OUTDOOR CORNER: Red snapper has been a popular catch

Lyle Johnson
“Doc” Kennedy holds his IGFA world record red snapper; 50 pounds 4 ounces.

Ah, the red snapper. This species has been one of the most sought after fish in the northern Gulf of Mexico since the fishery began in earnest, before the Civil War. New England vessels, called smacks because they carried baffled live boxes (ice not invented yet) to keep the fish in, which the water smacked the sides, came to the Pensacola region in the 1850s.

Easy to catch, the commercial harvest along with a burgeoning population of recreational anglers evolving made regulating the catch of red snapper a must. This process has been very controversial ever since its inception because the data has to be collected over a vast area.

My own personal history with red snapper fishing starts back about 35 years ago as we delved into offshore fishing with a charter captain from this area named “Doc” Kennedy. He introduced quite a number of Ascension Parish guys to what we called rig fishing that is still employed today to harvest tons of red snapper from gulf waters.

Back in those days the dominant species of fish that made up the ice chest of most offshore anglers were white trout and croaker. These weren’t the bait sized croakers or 10 to 12 inch white trout that are caught as a by catch to specs; these were 2 to 4 ½ pound brutes that were generally reeled in two at a time.

Red snapper were the rarity and more often than not, our 600# catch did not include any of the coveted fish. If you happened to stumble upon a rig that were holding snapper, the charter captain would try to talk you out of taking them home as they held commercial licenses and could profit handsomely from the sell of the catch.

So the need for regulation was imperative but as usual when government or some other well intentioned group takes on a chore like stock management, it’s usually flawed in some way or other. The National Oceanic and Atmospheric Association (NOAA) owns this process and along with the Gulf of Mexico Fishery Management Council.

The demand of the opportunity for recreational and commercial folks to be able to harvest red snapper is understandably high and the management system has to take this into consideration. The population has rebounded in astronomical proportions to the degree minimum size limit (16”) is not a factor as most recreational anglers release anything under 22”.

Back in the day there was no size limit or number limit, and that’s changed to a two fish limit with the 16” minimum size restriction as well. The long history of upside-down federal management of Gulf red snapper continued this year with NOAA Fisheries announcing more good news about the health of the fishery contrasted against the shortest recreational season on record: just 48 days.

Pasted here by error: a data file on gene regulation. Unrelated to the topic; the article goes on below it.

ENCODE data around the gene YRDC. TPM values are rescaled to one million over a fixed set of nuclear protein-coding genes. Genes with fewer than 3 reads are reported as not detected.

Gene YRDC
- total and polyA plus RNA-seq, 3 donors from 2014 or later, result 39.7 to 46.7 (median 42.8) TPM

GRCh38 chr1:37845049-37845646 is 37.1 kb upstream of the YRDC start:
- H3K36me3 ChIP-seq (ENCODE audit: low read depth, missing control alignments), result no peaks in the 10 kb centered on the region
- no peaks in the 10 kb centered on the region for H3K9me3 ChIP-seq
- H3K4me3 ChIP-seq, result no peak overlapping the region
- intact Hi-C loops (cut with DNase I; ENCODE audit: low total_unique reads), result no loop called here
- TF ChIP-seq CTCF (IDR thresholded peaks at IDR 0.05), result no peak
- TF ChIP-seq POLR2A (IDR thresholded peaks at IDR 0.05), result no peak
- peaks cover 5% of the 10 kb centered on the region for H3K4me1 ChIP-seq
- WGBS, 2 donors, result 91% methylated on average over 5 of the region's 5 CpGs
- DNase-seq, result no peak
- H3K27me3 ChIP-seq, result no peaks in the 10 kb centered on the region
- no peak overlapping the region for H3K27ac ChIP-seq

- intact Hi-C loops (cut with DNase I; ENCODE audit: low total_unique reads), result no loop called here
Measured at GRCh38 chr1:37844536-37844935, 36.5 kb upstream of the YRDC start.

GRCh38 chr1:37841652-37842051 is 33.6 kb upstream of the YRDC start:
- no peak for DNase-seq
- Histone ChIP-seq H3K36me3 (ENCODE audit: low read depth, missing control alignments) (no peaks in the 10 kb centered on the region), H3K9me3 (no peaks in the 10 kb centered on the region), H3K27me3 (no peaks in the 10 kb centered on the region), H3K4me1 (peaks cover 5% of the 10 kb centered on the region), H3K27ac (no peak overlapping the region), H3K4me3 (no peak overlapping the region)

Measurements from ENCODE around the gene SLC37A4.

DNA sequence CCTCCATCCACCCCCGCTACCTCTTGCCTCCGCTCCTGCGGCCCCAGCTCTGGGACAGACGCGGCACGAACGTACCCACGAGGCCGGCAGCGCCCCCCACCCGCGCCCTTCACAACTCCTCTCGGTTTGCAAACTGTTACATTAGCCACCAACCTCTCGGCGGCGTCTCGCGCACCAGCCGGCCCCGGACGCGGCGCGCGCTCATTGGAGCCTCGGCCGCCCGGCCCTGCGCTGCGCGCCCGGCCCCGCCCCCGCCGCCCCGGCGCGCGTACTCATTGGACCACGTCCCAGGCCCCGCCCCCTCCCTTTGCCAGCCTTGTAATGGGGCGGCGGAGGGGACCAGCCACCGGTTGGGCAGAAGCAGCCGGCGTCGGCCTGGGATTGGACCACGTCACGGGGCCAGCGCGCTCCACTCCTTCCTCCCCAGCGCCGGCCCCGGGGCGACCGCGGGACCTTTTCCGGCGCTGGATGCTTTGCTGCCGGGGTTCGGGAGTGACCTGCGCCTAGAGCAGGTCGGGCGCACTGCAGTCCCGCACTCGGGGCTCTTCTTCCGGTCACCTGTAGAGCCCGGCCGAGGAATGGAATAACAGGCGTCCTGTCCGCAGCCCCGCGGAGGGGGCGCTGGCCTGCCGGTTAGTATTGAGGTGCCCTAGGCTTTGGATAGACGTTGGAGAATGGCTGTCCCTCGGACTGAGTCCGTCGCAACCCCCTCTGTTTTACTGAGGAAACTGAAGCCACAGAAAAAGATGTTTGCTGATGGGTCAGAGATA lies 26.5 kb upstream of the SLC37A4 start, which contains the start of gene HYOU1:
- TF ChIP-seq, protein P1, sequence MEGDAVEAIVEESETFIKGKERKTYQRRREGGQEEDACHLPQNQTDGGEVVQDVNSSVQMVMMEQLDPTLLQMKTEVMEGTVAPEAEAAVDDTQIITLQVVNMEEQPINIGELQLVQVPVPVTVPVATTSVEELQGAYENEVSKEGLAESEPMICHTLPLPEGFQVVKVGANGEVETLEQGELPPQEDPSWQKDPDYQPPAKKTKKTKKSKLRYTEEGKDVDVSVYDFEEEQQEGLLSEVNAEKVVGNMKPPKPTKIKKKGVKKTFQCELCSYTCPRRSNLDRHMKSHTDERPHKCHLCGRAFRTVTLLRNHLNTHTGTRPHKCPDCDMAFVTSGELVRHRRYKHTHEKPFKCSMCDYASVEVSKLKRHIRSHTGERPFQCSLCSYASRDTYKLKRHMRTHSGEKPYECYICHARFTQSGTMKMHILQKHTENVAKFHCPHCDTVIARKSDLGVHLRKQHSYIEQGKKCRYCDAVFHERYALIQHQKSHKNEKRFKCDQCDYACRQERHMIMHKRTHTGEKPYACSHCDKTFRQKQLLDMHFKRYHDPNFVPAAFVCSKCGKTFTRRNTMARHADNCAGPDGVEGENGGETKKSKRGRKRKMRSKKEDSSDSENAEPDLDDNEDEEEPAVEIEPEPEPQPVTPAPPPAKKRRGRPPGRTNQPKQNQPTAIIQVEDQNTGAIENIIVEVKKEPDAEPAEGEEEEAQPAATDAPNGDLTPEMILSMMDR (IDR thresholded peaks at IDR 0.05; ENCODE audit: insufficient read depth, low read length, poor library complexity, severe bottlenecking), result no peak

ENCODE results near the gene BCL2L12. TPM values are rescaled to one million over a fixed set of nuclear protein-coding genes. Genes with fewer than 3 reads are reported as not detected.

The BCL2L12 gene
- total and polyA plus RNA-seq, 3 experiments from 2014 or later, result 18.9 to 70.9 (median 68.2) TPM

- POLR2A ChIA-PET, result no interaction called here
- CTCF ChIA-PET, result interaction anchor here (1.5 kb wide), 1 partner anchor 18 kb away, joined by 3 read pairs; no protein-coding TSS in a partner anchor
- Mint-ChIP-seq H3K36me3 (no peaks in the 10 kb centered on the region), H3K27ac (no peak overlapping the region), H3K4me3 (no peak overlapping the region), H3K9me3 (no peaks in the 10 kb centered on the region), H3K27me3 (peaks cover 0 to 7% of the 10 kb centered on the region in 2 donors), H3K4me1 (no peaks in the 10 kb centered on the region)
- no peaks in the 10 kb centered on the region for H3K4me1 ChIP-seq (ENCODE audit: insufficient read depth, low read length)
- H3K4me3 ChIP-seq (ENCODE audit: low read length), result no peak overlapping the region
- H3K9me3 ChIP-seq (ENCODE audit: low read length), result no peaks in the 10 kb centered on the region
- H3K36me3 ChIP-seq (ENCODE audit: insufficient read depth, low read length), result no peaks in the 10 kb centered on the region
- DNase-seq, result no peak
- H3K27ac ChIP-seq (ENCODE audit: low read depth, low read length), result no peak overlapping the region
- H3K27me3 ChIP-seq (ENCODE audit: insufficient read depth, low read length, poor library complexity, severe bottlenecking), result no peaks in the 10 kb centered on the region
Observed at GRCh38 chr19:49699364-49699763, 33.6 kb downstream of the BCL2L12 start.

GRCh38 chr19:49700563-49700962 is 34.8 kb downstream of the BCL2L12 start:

The shrinking season is tied to directly to the recovering stock. As red snapper become more plentiful, anglers are encountering them more often and the fish they are catching are heavier. Since anglers are catching bigger fish more often, the recreational sector hits its quota more quickly, resulting in a 48-day season in 2011.

Even though NOAA Fisheries announced that the recreational quota is increasing from 3.403 million pounds in 2010 to 3.525 million pounds in 2011, the season is projected to be even shorter than last year.  

Evidence from offshore anglers indicates a booming red snapper population in the Gulf and I can personally attest to that statistic and I’m sure many of you that read this could testify to that fact as well.

Snapper limits are quickly reached so the rest of the time is spent trying to catch other species such as mangrove snapper. The limit on that species is a very liberal ten per angler. The problem is usually an angler can’t get their bait past the red snapper to reach other species.

But I guess that’s a pretty good problem to have in contrast to the past when red snapper weren’t nearly as abundant in the Gulf waters. Never the less it has had a profound effect on the recreational fishery from a financial standpoint.

The number of charter captains has dropped because expenses have increased and numbers of fish has decreased. The cost per pound of fish has gotten so high; it’s become unaffordable for many folks. Anglers with their own boats have faced the same problem as well. Lower numbers of people fishing means less gas bought, fewer baits sold, a little less business at local tackle shops; you get the picture.

My neighbor, Scott Dubree made a trip to Port Fourchon this week with Dustin Jumonville, Josh Rushing, Brad Coats for an offshore adventure. Red snapper were the main target species but as usual, summertime fishing in the Gulf opens the door for a multitude of different fish to be caught.

Using jigs accounted for most of their two day catch but pogies and cut squid brought in a few of the total as well. The four guys ended up with sixteen red snapper, four lemon fish, two almaco jacks, one trigger fish and a king mackerel to boot.